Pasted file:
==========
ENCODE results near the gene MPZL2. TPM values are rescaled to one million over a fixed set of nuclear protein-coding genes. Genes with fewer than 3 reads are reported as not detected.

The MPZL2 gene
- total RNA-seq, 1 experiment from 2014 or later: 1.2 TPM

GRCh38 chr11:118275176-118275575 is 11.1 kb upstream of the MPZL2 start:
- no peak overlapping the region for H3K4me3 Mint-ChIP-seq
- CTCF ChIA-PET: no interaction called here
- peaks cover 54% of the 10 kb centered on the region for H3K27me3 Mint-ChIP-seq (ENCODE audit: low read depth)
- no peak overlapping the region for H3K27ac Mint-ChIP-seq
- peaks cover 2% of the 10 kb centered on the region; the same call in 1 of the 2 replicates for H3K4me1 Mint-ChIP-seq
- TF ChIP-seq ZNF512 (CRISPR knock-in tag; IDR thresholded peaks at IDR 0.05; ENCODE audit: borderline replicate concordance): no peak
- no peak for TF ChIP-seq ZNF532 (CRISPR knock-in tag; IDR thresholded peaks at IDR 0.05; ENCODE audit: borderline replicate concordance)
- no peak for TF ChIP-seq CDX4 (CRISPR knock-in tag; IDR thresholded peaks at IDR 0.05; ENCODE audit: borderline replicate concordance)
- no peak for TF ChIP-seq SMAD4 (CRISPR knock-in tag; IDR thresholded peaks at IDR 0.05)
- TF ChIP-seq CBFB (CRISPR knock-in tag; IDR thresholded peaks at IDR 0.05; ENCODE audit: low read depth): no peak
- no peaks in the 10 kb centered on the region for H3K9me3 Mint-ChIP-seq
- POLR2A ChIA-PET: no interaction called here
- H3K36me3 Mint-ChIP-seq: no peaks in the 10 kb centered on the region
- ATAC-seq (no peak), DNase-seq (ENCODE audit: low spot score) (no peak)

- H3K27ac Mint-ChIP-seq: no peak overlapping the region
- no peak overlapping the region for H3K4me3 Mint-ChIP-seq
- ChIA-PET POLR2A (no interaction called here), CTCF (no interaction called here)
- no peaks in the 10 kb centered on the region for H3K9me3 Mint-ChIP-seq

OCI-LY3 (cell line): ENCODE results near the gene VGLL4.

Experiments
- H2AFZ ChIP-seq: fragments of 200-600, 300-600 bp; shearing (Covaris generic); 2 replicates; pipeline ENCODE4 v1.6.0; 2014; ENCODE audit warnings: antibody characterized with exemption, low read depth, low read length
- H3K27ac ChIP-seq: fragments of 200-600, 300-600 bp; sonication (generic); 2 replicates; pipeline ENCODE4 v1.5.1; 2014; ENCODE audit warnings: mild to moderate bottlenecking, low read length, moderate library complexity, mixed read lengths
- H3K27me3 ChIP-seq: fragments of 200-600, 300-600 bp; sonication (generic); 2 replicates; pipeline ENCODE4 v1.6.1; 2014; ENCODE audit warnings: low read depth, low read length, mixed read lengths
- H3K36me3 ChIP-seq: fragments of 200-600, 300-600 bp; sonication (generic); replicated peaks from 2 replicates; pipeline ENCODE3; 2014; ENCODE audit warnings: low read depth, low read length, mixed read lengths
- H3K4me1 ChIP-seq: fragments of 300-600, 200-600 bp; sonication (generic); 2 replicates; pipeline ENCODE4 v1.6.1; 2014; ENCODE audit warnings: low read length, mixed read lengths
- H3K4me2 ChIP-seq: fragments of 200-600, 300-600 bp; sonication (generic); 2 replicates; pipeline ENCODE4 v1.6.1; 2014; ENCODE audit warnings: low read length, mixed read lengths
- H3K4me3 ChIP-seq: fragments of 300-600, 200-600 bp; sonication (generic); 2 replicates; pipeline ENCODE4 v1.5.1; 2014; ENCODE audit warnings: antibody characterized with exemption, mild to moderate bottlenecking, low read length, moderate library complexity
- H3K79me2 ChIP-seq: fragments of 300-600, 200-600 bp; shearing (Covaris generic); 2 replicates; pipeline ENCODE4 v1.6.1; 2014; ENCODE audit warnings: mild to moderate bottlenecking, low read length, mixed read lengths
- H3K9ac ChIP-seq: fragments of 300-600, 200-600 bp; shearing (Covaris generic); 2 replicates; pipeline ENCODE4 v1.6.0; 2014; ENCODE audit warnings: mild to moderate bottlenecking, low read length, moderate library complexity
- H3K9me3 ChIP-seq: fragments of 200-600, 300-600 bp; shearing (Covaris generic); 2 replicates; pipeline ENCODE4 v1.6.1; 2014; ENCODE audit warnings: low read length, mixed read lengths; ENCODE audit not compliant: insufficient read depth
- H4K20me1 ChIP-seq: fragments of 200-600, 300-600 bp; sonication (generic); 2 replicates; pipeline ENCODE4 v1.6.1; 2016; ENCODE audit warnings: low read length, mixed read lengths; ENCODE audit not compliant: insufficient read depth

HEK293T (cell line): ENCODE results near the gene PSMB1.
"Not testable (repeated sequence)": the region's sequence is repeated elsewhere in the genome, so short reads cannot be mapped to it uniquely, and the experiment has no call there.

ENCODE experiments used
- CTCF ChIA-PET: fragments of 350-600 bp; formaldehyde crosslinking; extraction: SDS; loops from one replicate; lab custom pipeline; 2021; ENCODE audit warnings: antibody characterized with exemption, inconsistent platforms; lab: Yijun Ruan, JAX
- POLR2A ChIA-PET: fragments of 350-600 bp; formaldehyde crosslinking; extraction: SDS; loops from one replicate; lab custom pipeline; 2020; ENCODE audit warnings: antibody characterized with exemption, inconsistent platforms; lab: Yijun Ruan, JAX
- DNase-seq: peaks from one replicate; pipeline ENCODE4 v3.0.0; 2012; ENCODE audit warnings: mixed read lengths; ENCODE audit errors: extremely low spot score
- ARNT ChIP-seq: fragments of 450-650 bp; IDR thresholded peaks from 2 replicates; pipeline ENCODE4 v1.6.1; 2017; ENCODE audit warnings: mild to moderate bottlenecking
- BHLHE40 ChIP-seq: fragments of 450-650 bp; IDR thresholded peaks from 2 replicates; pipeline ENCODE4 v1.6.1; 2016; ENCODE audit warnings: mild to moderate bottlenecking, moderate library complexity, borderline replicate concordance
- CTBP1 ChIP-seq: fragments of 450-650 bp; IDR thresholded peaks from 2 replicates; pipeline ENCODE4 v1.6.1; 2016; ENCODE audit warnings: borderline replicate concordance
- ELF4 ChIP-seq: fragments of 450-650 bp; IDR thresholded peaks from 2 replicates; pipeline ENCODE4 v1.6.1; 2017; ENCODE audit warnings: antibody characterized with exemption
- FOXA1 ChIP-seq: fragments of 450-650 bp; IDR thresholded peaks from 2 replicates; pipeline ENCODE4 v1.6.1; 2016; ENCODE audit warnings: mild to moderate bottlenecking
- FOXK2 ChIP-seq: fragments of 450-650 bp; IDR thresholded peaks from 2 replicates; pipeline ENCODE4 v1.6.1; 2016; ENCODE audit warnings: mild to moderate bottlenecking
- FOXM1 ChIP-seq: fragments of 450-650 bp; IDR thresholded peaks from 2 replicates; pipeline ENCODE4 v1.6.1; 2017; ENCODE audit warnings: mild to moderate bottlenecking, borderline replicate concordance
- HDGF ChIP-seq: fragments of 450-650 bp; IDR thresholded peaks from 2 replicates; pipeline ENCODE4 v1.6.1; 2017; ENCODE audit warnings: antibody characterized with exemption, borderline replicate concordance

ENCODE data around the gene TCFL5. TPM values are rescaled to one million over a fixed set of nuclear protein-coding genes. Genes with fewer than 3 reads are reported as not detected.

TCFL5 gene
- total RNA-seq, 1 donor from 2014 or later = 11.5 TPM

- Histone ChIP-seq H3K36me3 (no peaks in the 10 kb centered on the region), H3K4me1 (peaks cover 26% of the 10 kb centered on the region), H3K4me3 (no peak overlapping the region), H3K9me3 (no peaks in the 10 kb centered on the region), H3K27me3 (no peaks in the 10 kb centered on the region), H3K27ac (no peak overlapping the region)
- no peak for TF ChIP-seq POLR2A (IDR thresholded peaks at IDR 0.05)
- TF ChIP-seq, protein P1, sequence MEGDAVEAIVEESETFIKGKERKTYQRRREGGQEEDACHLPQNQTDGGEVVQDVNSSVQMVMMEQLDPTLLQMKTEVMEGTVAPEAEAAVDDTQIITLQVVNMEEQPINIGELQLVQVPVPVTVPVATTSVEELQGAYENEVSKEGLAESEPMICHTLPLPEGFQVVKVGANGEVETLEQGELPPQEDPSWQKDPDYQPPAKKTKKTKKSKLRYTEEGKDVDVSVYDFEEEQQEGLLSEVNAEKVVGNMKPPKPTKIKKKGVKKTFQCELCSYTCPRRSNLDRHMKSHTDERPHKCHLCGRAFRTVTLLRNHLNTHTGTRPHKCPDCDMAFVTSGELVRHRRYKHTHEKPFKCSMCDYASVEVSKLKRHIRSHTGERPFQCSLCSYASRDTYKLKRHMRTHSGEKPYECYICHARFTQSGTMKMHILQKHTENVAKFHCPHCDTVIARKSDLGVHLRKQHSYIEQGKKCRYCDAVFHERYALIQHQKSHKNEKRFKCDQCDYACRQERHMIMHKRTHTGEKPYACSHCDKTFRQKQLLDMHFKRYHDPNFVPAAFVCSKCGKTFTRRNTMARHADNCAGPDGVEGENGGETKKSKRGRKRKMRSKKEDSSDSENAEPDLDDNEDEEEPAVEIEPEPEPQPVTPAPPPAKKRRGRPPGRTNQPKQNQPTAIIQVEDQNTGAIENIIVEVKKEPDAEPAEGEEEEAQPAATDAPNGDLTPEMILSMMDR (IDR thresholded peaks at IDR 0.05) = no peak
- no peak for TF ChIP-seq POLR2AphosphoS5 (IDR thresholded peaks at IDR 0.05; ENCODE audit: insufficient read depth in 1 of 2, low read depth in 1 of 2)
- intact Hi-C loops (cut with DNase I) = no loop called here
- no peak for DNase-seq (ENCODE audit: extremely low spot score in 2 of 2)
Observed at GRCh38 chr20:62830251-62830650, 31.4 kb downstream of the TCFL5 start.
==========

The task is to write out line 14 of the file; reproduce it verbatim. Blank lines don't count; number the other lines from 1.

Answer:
- TF ChIP-seq CBFB (CRISPR knock-in tag; IDR thresholded peaks at IDR 0.05; ENCODE audit: low read depth): no peak